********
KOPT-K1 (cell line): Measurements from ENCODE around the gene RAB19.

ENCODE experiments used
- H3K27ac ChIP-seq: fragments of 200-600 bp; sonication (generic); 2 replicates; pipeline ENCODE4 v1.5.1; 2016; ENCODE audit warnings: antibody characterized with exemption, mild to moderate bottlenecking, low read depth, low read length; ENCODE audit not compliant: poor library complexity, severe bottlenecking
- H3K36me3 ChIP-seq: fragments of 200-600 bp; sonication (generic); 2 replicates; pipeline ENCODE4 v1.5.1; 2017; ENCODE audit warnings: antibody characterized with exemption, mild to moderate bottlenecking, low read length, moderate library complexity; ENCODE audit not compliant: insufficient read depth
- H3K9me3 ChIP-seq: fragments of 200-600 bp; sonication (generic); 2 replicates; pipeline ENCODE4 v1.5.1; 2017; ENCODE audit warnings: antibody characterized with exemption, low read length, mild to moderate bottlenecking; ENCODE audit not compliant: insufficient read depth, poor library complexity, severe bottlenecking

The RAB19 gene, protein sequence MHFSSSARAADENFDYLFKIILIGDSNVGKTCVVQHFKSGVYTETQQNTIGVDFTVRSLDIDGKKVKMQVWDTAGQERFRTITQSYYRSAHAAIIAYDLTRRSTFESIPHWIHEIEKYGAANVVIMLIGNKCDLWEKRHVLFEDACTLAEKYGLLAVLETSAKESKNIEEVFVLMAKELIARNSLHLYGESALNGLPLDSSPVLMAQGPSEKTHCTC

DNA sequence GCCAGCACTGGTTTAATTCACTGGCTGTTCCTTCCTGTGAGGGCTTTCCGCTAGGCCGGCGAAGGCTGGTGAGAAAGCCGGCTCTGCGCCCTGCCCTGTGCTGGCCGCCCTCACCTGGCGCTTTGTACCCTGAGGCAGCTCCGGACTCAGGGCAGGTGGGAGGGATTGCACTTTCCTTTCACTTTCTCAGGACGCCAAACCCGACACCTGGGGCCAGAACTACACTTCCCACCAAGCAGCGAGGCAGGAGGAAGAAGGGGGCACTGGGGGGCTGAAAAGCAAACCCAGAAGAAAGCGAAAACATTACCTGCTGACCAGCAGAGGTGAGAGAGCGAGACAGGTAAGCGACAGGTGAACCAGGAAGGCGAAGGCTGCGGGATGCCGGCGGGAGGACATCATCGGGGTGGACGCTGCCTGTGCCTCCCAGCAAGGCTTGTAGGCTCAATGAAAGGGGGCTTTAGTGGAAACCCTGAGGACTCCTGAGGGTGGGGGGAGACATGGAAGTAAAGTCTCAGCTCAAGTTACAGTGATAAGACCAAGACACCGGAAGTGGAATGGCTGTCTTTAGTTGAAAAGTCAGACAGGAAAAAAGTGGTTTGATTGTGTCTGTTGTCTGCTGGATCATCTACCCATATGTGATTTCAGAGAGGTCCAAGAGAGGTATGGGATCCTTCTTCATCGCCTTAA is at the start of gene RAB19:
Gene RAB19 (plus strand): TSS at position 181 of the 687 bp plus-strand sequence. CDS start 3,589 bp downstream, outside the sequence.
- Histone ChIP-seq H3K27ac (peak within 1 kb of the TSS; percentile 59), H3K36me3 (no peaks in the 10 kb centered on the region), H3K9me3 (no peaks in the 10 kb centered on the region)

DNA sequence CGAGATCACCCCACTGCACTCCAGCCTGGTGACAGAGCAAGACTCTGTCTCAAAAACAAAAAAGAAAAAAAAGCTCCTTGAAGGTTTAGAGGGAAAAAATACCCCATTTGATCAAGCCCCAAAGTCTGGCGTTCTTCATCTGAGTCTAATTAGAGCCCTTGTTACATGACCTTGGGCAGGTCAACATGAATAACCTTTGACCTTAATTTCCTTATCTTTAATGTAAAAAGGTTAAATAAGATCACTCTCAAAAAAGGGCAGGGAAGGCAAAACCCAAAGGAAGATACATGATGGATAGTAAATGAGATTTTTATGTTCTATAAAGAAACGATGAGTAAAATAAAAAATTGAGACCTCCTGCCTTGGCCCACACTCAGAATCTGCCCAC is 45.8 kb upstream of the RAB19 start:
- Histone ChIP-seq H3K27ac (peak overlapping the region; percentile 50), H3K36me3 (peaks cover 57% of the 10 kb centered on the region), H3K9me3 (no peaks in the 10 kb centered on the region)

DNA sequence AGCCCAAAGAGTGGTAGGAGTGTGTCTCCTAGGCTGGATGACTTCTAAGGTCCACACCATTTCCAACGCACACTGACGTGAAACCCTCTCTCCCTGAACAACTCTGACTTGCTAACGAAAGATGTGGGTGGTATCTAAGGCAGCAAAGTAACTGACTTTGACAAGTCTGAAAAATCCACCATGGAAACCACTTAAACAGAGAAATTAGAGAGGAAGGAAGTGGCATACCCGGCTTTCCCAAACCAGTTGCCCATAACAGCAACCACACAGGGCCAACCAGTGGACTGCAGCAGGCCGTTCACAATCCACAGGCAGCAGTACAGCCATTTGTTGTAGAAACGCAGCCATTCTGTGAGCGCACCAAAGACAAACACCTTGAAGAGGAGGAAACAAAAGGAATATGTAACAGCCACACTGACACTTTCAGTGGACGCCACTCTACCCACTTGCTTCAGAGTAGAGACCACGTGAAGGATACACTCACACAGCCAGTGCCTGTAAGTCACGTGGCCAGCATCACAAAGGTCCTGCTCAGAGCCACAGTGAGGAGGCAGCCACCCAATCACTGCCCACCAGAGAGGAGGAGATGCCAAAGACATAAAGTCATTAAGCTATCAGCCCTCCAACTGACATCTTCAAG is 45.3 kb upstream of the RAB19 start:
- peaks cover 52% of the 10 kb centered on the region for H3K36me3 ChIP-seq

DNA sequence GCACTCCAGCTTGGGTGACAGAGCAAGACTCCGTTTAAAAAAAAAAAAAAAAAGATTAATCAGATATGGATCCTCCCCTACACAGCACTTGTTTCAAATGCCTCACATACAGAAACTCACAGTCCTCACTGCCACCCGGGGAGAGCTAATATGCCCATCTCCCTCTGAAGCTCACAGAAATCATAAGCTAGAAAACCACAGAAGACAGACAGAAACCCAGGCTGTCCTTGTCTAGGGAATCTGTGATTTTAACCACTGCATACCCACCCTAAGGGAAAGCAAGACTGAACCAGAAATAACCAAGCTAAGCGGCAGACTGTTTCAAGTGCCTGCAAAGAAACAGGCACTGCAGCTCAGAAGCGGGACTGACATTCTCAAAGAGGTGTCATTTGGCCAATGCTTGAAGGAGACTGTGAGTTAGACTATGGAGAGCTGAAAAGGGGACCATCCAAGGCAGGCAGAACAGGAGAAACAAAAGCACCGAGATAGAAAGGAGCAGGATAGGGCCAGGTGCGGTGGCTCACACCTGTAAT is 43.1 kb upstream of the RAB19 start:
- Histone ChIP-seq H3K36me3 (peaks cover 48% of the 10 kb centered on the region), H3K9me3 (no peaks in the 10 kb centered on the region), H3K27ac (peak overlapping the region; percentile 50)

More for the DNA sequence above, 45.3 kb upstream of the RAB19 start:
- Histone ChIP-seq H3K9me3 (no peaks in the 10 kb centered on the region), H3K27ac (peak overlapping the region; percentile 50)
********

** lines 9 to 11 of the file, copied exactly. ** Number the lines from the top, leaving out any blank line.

- Histone ChIP-seq H3K27ac (peak within 1 kb of the TSS; percentile 59), H3K36me3 (no peaks in the 10 kb centered on the region), H3K9me3 (no peaks in the 10 kb centered on the region)

DNA sequence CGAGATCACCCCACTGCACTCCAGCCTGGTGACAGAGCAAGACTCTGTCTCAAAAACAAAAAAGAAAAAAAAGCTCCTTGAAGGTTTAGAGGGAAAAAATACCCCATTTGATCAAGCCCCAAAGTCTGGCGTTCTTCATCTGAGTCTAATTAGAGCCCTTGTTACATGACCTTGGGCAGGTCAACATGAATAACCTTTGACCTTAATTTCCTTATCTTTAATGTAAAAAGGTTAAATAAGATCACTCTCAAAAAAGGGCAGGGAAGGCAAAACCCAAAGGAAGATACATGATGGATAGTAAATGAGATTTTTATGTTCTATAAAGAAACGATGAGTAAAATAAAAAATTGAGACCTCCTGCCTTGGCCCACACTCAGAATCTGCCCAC is 45.8 kb upstream of the RAB19 start:
- Histone ChIP-seq H3K27ac (peak overlapping the region; percentile 50), H3K36me3 (peaks cover 57% of the 10 kb centered on the region), H3K9me3 (no peaks in the 10 kb centered on the region)